Title

Characterization of the AP56/SP56-acetaminophen binding protein and its nuclear translocation

Date of Completion

January 2000

Keywords

Health Sciences, Pharmacology|Chemistry, Pharmaceutical

Degree

Ph.D.

Abstract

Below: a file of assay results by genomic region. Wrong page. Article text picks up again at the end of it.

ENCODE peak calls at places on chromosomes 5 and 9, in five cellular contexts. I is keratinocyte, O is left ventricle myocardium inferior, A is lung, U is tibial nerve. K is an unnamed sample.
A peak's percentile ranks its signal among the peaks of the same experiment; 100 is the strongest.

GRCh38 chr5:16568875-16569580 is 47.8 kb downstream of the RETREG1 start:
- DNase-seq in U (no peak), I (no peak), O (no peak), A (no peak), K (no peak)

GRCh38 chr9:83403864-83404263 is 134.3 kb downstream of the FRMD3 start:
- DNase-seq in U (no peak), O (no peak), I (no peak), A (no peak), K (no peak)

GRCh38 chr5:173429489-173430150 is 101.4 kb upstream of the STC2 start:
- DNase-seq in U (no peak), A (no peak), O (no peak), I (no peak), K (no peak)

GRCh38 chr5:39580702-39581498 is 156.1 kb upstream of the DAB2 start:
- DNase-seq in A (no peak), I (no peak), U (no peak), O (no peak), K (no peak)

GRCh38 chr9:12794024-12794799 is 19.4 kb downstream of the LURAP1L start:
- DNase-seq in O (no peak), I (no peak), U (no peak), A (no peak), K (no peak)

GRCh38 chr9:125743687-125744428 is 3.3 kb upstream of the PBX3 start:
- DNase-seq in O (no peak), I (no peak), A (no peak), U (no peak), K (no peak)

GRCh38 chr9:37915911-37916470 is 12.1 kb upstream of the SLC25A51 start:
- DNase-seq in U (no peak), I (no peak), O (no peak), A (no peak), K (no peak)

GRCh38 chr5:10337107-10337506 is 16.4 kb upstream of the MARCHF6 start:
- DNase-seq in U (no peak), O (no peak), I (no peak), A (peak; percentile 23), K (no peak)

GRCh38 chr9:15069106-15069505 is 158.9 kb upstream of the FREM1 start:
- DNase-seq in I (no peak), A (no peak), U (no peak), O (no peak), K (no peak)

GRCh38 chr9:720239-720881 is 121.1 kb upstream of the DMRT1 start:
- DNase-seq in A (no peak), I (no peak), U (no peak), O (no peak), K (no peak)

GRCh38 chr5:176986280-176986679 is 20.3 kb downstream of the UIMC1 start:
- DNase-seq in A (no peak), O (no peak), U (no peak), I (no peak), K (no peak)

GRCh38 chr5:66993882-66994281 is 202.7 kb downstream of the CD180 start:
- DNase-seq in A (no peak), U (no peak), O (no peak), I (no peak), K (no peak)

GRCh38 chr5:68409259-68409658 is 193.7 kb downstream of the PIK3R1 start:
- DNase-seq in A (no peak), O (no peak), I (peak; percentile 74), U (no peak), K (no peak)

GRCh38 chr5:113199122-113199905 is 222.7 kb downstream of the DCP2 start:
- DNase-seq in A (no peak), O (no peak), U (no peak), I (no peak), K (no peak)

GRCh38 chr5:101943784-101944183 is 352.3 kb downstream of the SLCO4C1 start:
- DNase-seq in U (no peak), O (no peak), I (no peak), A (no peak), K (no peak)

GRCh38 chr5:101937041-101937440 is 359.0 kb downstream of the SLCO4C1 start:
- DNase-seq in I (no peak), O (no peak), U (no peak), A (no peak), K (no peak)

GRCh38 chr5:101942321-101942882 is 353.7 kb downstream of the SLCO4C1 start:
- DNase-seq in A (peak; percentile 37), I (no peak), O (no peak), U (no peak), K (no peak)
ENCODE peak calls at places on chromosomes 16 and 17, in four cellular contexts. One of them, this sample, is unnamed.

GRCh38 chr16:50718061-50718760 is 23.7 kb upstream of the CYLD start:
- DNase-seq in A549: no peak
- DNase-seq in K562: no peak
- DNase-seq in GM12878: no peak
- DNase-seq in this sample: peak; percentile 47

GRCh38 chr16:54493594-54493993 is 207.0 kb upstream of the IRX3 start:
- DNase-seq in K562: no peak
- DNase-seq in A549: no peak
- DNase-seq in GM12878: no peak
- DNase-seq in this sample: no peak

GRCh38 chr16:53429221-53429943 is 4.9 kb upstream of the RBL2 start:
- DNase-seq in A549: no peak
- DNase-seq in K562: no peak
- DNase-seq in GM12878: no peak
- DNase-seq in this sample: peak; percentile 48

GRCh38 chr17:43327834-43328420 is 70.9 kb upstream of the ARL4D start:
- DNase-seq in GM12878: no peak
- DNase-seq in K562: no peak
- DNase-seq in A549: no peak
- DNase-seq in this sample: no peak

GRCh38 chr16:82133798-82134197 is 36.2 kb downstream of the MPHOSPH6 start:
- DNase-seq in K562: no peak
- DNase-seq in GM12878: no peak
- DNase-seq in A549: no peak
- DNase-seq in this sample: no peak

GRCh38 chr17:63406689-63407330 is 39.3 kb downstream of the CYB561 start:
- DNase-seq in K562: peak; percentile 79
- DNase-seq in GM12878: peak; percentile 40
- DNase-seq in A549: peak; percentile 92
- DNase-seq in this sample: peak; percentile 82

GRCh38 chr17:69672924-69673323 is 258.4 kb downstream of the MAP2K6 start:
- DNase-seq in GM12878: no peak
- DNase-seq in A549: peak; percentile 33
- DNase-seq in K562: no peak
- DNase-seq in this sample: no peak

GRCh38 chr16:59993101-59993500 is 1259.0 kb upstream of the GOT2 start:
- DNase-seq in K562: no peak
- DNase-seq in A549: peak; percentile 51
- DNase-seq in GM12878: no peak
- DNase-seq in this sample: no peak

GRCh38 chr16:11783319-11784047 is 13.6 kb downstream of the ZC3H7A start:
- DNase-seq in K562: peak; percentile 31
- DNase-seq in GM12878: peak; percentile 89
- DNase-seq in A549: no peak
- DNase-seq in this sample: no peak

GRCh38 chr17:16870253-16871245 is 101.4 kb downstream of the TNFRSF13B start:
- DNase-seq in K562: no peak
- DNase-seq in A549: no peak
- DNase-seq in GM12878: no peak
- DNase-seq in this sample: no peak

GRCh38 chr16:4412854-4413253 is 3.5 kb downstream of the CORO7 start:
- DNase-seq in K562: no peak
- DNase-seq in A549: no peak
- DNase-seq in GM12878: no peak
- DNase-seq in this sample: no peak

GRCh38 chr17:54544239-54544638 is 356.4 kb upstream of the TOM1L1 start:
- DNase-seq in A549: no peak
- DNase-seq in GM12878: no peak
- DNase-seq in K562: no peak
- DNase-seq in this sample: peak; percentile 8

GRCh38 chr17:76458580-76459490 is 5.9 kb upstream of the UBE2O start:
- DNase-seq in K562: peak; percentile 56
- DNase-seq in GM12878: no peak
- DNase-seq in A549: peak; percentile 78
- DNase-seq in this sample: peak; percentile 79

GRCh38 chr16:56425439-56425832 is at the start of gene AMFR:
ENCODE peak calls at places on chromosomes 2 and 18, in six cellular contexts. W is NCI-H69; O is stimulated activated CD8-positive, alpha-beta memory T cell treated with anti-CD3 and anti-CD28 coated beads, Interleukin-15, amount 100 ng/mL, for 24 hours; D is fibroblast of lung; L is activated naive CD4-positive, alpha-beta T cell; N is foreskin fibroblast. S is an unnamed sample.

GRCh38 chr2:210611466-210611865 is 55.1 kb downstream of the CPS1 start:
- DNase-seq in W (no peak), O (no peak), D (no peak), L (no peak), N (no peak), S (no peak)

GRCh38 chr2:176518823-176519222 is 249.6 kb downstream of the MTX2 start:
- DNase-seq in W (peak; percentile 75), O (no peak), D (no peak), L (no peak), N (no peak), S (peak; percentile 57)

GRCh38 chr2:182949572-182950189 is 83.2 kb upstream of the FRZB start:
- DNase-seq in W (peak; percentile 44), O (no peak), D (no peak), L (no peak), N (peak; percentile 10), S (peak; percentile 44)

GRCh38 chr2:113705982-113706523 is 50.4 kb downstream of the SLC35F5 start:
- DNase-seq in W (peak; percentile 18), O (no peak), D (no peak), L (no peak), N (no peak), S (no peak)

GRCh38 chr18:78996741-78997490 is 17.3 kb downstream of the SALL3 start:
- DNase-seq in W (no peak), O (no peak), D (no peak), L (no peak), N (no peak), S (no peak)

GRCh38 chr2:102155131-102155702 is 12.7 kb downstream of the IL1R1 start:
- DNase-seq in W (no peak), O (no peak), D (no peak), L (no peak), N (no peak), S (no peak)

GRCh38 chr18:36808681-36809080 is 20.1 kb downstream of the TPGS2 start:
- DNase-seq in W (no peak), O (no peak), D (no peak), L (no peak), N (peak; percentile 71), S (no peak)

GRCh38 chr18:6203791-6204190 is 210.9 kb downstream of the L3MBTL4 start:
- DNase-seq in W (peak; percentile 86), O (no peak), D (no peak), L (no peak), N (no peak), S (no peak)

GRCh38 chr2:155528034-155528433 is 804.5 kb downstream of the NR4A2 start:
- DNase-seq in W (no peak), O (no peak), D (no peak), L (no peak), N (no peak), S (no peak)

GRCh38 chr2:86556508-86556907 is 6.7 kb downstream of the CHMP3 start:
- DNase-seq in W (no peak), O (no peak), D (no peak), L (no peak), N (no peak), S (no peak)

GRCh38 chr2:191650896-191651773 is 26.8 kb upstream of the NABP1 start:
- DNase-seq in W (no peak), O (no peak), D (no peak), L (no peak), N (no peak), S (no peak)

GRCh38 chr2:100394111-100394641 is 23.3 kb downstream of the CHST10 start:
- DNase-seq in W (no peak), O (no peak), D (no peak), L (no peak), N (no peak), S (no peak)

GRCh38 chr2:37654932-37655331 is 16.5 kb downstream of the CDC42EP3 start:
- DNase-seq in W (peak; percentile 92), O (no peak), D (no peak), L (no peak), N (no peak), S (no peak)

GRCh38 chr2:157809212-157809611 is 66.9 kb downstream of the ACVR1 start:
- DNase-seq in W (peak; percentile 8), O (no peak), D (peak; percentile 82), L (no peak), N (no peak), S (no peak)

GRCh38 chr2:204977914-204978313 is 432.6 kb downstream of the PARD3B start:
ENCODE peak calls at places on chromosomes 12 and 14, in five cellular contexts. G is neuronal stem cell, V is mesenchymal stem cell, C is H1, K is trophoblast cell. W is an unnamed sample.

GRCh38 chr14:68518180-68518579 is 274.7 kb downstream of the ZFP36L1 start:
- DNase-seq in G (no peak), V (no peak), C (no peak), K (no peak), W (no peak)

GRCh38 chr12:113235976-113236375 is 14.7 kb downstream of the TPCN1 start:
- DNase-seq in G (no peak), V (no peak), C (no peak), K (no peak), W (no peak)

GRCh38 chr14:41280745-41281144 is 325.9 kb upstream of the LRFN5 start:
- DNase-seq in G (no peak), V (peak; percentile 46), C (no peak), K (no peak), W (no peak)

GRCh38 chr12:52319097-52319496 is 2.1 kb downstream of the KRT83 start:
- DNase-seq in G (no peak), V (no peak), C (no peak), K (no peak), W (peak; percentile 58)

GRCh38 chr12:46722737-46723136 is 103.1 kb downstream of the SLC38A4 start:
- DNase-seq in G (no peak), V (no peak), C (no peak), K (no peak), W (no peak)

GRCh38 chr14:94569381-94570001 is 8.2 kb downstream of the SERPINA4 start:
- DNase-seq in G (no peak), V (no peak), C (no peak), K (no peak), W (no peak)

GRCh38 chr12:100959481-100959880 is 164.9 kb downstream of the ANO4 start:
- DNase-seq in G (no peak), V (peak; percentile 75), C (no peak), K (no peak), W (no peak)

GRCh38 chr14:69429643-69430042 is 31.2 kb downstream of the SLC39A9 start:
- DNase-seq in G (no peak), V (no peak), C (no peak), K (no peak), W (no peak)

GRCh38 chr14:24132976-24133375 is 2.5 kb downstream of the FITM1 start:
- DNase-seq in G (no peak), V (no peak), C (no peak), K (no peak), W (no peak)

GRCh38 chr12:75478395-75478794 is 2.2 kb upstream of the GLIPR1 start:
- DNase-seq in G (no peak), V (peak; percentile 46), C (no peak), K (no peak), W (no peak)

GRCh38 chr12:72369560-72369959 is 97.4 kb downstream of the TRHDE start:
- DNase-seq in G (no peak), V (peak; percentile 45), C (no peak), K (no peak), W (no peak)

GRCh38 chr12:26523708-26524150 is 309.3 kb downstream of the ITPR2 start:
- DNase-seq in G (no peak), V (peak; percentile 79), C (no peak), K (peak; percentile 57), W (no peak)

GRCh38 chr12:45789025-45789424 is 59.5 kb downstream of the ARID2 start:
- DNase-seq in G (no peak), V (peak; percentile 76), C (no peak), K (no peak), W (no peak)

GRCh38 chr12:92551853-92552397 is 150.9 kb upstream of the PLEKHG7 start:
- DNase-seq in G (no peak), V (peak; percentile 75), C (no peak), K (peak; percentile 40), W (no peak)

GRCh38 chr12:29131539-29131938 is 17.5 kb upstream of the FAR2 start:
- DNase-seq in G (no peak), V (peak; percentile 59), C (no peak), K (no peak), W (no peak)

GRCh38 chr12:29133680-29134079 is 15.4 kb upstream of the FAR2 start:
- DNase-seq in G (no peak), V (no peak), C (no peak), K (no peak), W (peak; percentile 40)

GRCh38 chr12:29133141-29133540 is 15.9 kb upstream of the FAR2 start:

Acetaminophen (APAP) overdose can result in liver injury and even death. APAP-induced hepatotoxicity is associated with depletion of hepatic glutathione, (GSH) and covalent binding (CVB) of its metabolite to specific proteins. In liver cytosol, the predominant target for APAP CVB is a 56-kDa protein (AP56/SP56), and binding to this protein correlates with APAP hepatotoxicity. After exposure to a hepatotoxic APAP dose, AP56/SP56 is detected in liver nuclei in advance of any detectable nuclear perturbations. Thus, the main focus of this dissertation work was to further characterize AP56/SP56 nuclear translocation and to examine the relationship between translocation and GSH depletion, CVB, and exposures that ultimately result hepatotoxicity. To examine these relationships, murine liver nuclear fractions were resolved by SDS-PAGE and analyzed for AP56/SP56 content by western analysis with AP56/SP56 antisera. AP56/SP56 translocation was associated with APAP doses that resulted in hepatocellular injury, but was not associated with a single non-hepatotoxic treatment. This suggested that detection of nuclear AP56/SP56 after APAP may be a response that is common to treatments that result in hepatotoxicity. Therefore, translocation was examined after exposure to several other toxicants. AP56/SP56 was not detected in liver nuclear fractions from mice exposed to chloroform or carbon tetrachloride, but was detected after 3,5-dimethyl acetaminophen exposure. Thus, translocation may not be common to all hepatotoxicants. Next, the role of CVB and translocation was examined. Repeated sub-toxic APAP doses produced an equivalent amount of CVB to AP56/SP56 and other cytosolic proteins as observed after a single toxic APAP dose. Translocation was not detected after the repeat dose regimen, but was detected after the single toxic dose. To determine if translocation is mediated by GSH depletion, nuclear fractions were isolated from mice administered GSH depleting agents—AP56/SP56 was not detected after treatment with these agents. These data demonstrate that AP56/SP56 is not mediated solely by CVB or GSH depletion and is not common to all hepatotoxicants. ^ To further study 56-SBP translocation, a recombinant AP56 was engineered and expressed in E. coli that cross reacts with AP56/SP56 antisera. Furthermore, purified protein has been obtained used nickel column chromatography. ^